Want People to Save Energy? Choose the Right Imagery
Storytelling and the use of images are two of the most powerful tools for effective climate communication – and if you can combine them, all the better. Stories and pictures help remove distance and abstraction, and make climate change issues more personal, real, and compelling. But it’s important to be thoughtful about the images you choose. The right ones will increase engagement and inspire positive action, while the wrong ones can create feelings of anger or frustration, and leave the audience feeling less rather than more connected.
A new research report from Resource Media’s Visual Story Lab offers insights into the types of images that can inspire people to save energy and support energy-saving programs. Download their tip sheet for 10 ways to add more effective imagery to your communications, or access the research summary or full report through the links in the story below.
Which images work best to get people excited about energy efficiency? More importantly, what kind of images inspire people to take action to save energy and support policies that drive energy savings? Resource Media’s research into energy efficiency visuals suggests several strategies to make energy efficiency imagery more appealing, inspiring, and engaging.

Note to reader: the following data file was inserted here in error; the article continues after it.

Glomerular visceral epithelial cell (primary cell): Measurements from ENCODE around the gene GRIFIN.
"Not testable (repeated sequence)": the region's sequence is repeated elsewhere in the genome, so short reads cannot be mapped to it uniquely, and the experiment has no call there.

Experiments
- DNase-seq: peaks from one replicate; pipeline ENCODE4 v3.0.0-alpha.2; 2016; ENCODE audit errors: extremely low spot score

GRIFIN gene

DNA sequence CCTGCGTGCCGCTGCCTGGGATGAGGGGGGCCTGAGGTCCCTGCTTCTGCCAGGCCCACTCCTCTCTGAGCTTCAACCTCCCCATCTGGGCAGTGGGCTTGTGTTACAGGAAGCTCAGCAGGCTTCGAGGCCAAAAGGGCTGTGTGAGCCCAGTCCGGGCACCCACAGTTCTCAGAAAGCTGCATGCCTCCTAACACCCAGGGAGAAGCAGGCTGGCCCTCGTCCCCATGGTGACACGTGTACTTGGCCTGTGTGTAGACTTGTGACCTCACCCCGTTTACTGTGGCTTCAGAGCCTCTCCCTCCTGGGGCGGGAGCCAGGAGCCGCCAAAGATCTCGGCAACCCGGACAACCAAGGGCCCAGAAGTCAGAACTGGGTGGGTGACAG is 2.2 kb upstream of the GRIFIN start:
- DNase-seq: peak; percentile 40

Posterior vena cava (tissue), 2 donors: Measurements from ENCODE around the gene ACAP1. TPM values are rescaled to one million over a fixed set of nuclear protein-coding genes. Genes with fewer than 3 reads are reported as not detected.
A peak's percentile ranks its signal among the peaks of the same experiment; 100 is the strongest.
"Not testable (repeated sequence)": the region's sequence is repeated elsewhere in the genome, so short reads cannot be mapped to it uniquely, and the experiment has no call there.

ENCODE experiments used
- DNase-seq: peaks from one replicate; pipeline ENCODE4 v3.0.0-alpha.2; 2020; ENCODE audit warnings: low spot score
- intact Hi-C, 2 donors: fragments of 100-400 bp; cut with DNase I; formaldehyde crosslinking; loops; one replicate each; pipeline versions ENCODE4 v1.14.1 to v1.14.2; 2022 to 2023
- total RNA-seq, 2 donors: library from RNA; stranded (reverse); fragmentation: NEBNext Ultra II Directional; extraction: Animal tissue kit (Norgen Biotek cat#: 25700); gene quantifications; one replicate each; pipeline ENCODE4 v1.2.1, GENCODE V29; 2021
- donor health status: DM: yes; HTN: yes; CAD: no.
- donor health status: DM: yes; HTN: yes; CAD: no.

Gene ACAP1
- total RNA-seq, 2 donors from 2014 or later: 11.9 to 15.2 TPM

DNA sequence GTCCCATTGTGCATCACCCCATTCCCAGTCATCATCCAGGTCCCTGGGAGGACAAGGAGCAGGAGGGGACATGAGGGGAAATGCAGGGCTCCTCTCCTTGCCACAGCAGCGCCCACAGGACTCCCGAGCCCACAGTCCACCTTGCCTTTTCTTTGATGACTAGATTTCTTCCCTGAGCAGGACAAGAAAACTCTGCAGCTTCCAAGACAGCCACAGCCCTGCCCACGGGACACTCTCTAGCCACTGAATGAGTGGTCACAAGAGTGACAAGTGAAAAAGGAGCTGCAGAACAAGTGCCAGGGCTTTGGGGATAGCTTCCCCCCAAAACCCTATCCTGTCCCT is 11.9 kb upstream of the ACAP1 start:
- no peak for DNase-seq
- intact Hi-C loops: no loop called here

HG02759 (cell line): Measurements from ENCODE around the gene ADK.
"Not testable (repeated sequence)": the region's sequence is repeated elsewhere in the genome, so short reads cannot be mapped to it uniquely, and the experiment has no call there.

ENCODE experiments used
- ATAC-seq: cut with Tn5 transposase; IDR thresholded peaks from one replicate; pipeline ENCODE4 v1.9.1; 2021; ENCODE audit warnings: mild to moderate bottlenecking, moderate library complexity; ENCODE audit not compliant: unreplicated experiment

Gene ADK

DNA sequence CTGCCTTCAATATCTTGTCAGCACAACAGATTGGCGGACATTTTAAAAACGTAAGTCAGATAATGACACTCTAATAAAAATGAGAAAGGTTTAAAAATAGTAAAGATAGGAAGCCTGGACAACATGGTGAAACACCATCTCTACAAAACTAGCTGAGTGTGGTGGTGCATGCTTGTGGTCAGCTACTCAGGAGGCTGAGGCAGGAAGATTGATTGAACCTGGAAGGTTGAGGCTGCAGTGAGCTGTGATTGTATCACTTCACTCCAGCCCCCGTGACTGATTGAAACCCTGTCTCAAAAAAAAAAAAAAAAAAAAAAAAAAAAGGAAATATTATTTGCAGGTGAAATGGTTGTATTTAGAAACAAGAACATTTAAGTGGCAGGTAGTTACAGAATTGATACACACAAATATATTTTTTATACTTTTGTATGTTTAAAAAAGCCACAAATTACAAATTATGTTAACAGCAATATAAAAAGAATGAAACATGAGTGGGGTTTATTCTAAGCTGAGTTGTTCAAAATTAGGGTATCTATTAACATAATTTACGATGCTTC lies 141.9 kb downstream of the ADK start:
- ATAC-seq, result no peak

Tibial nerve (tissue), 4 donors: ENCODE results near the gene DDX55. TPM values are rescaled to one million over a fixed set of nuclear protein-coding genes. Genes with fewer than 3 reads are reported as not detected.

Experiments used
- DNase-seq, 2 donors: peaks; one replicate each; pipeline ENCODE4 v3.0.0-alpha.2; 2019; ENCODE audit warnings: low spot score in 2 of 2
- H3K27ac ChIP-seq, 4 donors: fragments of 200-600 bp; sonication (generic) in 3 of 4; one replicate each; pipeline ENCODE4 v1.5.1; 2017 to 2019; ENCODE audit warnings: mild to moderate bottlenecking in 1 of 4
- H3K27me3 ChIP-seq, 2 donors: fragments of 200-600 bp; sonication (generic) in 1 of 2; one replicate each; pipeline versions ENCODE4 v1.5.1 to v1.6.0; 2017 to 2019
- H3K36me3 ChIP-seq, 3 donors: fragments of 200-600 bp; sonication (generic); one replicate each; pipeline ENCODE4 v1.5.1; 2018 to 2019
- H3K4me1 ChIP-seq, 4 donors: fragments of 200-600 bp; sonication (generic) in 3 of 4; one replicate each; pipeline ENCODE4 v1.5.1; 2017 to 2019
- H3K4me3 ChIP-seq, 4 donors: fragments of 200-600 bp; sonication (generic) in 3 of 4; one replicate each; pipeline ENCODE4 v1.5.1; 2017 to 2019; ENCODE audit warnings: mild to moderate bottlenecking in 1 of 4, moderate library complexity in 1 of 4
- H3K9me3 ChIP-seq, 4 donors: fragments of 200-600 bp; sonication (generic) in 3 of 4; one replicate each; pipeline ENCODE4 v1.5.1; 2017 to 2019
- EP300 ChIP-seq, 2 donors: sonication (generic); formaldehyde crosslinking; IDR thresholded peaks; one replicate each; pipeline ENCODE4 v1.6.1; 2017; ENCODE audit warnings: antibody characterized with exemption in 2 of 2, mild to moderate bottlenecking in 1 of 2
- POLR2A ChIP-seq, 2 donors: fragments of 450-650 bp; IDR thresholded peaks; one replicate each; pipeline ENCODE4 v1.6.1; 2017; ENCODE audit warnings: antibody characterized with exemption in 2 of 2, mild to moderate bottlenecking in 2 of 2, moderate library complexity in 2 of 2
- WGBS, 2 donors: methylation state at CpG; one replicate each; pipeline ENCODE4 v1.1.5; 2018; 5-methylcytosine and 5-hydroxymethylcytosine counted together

The research demonstrates that:
• Visuals are a powerful way to motivate people to take action in support of energy efficiency—whether through improvements in their own home, or through support for policies.
• The best images are those that show real people doing tangible things to save energy in their homes and businesses.
Learn more in our report “Beyond the CFL: Winning Images for Energy Efficiency.” Want the Cliff’s Notes? Download our research summary. Or, check our tip sheet: Ten Steps to Improving Energy Efficiency Imagery.
This research is just the first step. There is so much more to learn. Resource Media is continuing to test and refine our understanding of ways imagery can help inspire energy-saving action and support for policies and share what we learn with you.
Image credit: Green Energy Futures Flickr